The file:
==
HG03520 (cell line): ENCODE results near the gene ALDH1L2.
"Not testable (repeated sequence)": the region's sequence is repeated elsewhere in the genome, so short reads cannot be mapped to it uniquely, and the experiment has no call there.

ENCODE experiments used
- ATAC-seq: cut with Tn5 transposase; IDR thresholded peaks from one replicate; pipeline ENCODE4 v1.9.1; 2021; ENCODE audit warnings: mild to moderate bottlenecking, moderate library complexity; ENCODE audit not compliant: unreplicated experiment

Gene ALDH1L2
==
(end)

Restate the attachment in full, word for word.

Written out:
HG03520 (cell line): ENCODE results near the gene ALDH1L2.
"Not testable (repeated sequence)": the region's sequence is repeated elsewhere in the genome, so short reads cannot be mapped to it uniquely, and the experiment has no call there.

ENCODE experiments used
- ATAC-seq: cut with Tn5 transposase; IDR thresholded peaks from one replicate; pipeline ENCODE4 v1.9.1; 2021; ENCODE audit warnings: mild to moderate bottlenecking, moderate library complexity; ENCODE audit not compliant: unreplicated experiment

Gene ALDH1L2